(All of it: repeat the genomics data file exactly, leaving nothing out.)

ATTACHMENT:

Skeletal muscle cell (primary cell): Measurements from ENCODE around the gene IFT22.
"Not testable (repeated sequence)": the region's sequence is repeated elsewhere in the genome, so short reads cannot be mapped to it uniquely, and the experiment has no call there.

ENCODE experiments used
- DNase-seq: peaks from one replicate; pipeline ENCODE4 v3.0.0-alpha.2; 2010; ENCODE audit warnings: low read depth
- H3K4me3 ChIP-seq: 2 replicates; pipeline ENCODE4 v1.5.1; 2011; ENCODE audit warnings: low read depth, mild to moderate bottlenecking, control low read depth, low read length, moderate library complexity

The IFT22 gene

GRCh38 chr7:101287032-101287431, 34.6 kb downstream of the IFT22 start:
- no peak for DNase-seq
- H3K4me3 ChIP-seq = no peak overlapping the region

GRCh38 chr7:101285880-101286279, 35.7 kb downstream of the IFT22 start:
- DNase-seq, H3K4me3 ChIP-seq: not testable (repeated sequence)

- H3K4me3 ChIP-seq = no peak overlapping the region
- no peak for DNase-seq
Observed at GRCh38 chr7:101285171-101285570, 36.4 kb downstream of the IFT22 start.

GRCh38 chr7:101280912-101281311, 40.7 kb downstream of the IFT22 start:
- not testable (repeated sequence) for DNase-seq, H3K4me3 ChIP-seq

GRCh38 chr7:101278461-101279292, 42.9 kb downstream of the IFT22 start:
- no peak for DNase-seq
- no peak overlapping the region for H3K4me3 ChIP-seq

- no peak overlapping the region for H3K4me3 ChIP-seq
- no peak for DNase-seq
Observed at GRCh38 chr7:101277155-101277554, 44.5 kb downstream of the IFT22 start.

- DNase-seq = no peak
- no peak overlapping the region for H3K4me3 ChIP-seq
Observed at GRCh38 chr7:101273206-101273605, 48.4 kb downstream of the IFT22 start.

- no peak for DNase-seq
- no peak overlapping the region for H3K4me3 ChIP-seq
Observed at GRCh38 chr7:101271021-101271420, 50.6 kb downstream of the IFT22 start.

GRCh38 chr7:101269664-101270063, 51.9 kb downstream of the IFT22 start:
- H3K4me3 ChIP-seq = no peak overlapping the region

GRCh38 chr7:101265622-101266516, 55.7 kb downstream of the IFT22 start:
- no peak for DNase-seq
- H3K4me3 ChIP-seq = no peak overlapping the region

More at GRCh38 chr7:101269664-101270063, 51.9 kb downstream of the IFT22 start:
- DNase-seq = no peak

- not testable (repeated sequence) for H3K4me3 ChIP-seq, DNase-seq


Skeletal muscle cell (primary cell): Measurements from ENCODE around the gene IFT22.
"Not testable (repeated sequence)": the region's sequence is repeated elsewhere in the genome, so short reads cannot be mapped to it uniquely, and the experiment has no call there.

ENCODE experiments used
- DNase-seq: peaks from one replicate; pipeline ENCODE4 v3.0.0-alpha.2; 2010; ENCODE audit warnings: low read depth
- H3K4me3 ChIP-seq: 2 replicates; pipeline ENCODE4 v1.5.1; 2011; ENCODE audit warnings: low read depth, mild to moderate bottlenecking, control low read depth, low read length, moderate library complexity

The IFT22 gene

GRCh38 chr7:101287032-101287431, 34.6 kb downstream of the IFT22 start:
- no peak for DNase-seq
- H3K4me3 ChIP-seq = no peak overlapping the region

GRCh38 chr7:101285880-101286279, 35.7 kb downstream of the IFT22 start:
- DNase-seq, H3K4me3 ChIP-seq: not testable (repeated sequence)

- H3K4me3 ChIP-seq = no peak overlapping the region
- no peak for DNase-seq
Observed at GRCh38 chr7:101285171-101285570, 36.4 kb downstream of the IFT22 start.

GRCh38 chr7:101280912-101281311, 40.7 kb downstream of the IFT22 start:
- not testable (repeated sequence) for DNase-seq, H3K4me3 ChIP-seq

GRCh38 chr7:101278461-101279292, 42.9 kb downstream of the IFT22 start:
- no peak for DNase-seq
- no peak overlapping the region for H3K4me3 ChIP-seq

- no peak overlapping the region for H3K4me3 ChIP-seq
- no peak for DNase-seq
Observed at GRCh38 chr7:101277155-101277554, 44.5 kb downstream of the IFT22 start.

- DNase-seq = no peak
- no peak overlapping the region for H3K4me3 ChIP-seq
Observed at GRCh38 chr7:101273206-101273605, 48.4 kb downstream of the IFT22 start.

- no peak for DNase-seq
- no peak overlapping the region for H3K4me3 ChIP-seq
Observed at GRCh38 chr7:101271021-101271420, 50.6 kb downstream of the IFT22 start.

GRCh38 chr7:101269664-101270063, 51.9 kb downstream of the IFT22 start:
- H3K4me3 ChIP-seq = no peak overlapping the region

GRCh38 chr7:101265622-101266516, 55.7 kb downstream of the IFT22 start:
- no peak for DNase-seq
- H3K4me3 ChIP-seq = no peak overlapping the region

More at GRCh38 chr7:101269664-101270063, 51.9 kb downstream of the IFT22 start:
- DNase-seq = no peak

- not testable (repeated sequence) for H3K4me3 ChIP-seq, DNase-seq